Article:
Attorney Michael Avenatti and his client Julie Swetnick, who accused U.S. Supreme Court Justice Brett Kavanaugh of sexual misconduct, have been referred for criminal investigation, the U.S. Senate Judiciary Committee said on Thursday.
Chairman Chuck Grassley has sent a letter to the Justice Department and the FBI, asking that they investigate Avenatti and Swetnick for a potential conspiracy to provide materially false statements and to obstruct a congressional committee investigation.
Swetnick submitted a sworn statement in which she accused Kavanaugh of ‘spiking’ the “punch” at house parties and causing girls to be inebriated and disoriented so they could then be gang-raped in a bedroom by a “train” of boys. She claimed to have a “firm recollection” of some of the events.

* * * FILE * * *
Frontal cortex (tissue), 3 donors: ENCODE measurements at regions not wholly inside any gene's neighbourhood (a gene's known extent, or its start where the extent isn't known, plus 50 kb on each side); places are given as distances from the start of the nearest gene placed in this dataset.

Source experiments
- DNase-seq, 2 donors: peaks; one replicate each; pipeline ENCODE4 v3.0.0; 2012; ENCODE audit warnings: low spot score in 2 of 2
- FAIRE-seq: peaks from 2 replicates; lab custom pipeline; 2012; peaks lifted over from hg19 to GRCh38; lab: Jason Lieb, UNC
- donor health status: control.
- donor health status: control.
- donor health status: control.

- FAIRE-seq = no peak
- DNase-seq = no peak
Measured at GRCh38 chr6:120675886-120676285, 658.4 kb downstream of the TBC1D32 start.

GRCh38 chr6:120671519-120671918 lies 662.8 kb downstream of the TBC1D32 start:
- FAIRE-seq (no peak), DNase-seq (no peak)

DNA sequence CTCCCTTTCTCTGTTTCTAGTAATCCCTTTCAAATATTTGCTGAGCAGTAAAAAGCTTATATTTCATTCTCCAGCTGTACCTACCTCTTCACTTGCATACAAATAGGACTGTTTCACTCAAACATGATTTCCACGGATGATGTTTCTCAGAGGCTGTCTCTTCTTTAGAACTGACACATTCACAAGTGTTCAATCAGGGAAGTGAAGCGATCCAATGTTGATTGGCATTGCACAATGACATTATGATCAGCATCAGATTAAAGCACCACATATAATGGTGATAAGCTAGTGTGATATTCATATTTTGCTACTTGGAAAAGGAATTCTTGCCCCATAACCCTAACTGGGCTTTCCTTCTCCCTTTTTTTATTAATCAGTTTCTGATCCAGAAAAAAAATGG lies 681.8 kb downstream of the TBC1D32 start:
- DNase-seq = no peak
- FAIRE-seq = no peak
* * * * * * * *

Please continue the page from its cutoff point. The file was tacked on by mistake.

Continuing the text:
But in an interview with NBC News, she contradicted key parts of her statement. She said she saw Kavanaugh near the punch but did not witness him spiking it, and she does not know what may have happened in the room. She also does not know if Kavanaugh was the one who allegedly raped her.
“The obvious, subsequent contradictions along with the suspicious timing of the allegations necessitate a criminal investigation by the Justice Department,” the U.S. Senate Judiciary Committee said in a statement.
Kavanaugh’s nomination process was rocked by multiple allegations of sexual assault, all of which have been denied by the judge. A man in Rhode Island who falsely accused Kavanaugh of rape has also been referred for criminal investigation.
The U.S. Senate confirmed Kavanaugh to the nation’s highest court on October 6.
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